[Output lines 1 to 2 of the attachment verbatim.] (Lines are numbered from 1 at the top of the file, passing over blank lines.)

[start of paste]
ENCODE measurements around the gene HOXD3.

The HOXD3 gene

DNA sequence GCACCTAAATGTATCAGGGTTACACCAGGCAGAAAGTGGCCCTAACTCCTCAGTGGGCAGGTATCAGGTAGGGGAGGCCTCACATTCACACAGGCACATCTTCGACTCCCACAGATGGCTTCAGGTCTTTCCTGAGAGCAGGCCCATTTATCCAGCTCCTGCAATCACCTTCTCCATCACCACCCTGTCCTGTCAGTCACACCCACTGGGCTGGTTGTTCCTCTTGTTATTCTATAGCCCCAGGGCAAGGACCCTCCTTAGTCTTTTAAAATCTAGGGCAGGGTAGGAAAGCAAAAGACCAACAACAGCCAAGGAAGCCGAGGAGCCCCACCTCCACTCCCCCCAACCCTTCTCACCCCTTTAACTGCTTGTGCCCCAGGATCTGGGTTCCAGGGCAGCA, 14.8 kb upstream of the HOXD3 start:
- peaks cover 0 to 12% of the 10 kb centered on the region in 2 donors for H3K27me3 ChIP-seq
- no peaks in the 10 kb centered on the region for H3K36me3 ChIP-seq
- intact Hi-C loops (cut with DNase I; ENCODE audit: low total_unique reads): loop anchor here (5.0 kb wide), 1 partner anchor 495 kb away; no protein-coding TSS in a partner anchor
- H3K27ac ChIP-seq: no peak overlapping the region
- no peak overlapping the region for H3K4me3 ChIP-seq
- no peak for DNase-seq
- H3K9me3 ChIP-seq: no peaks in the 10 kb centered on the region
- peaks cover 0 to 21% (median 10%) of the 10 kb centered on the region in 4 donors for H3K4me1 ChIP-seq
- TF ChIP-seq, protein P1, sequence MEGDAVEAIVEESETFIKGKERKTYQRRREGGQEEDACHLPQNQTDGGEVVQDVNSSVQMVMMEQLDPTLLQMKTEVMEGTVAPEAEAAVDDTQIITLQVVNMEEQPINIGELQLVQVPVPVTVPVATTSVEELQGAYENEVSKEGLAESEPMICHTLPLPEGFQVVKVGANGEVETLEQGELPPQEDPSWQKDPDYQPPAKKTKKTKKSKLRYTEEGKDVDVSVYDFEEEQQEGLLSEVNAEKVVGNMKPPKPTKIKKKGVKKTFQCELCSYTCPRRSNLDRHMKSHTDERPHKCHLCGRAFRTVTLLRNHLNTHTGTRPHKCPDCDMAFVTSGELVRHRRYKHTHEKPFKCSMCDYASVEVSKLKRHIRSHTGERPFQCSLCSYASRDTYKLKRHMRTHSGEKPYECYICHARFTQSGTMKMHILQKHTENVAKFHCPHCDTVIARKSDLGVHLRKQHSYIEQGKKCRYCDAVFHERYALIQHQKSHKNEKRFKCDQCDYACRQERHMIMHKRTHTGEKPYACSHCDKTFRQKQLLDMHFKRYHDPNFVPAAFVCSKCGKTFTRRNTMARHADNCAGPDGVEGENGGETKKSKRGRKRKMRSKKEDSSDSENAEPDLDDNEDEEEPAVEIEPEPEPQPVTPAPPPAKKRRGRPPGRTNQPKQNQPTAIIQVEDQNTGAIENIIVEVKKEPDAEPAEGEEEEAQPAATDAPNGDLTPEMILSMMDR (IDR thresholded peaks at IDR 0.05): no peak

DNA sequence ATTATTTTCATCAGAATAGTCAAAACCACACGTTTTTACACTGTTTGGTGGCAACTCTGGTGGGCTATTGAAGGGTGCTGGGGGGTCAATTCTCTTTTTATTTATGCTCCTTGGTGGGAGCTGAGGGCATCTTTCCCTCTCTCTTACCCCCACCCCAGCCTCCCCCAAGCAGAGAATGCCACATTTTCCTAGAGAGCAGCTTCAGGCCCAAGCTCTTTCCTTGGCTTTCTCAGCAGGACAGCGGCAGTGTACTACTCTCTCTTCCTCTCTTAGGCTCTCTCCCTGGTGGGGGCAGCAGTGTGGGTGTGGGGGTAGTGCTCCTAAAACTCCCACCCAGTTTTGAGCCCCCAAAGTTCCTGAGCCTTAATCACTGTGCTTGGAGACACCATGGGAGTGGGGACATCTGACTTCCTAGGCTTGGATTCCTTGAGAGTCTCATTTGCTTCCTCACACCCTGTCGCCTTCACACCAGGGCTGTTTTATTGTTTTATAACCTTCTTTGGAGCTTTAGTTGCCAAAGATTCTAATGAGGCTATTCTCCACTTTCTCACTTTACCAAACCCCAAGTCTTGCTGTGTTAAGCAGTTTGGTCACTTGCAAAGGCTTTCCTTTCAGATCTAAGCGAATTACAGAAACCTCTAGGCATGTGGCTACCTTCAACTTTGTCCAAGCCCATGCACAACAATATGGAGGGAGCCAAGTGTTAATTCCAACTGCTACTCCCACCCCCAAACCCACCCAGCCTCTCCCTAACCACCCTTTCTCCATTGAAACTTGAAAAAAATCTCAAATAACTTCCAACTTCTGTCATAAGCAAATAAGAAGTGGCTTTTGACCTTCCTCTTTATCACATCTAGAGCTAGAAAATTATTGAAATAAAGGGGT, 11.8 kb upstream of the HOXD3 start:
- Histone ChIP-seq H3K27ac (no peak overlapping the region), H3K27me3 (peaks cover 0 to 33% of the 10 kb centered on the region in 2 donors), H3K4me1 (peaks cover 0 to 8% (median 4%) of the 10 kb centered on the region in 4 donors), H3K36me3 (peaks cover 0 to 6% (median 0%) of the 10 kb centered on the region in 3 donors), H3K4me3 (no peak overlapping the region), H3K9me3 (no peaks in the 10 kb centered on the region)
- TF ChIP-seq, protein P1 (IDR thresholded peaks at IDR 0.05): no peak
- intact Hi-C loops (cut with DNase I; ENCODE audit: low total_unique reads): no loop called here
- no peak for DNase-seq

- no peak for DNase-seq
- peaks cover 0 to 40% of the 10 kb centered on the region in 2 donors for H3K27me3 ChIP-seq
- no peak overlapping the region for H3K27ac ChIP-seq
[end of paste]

ENCODE measurements around the gene HOXD3.

The HOXD3 gene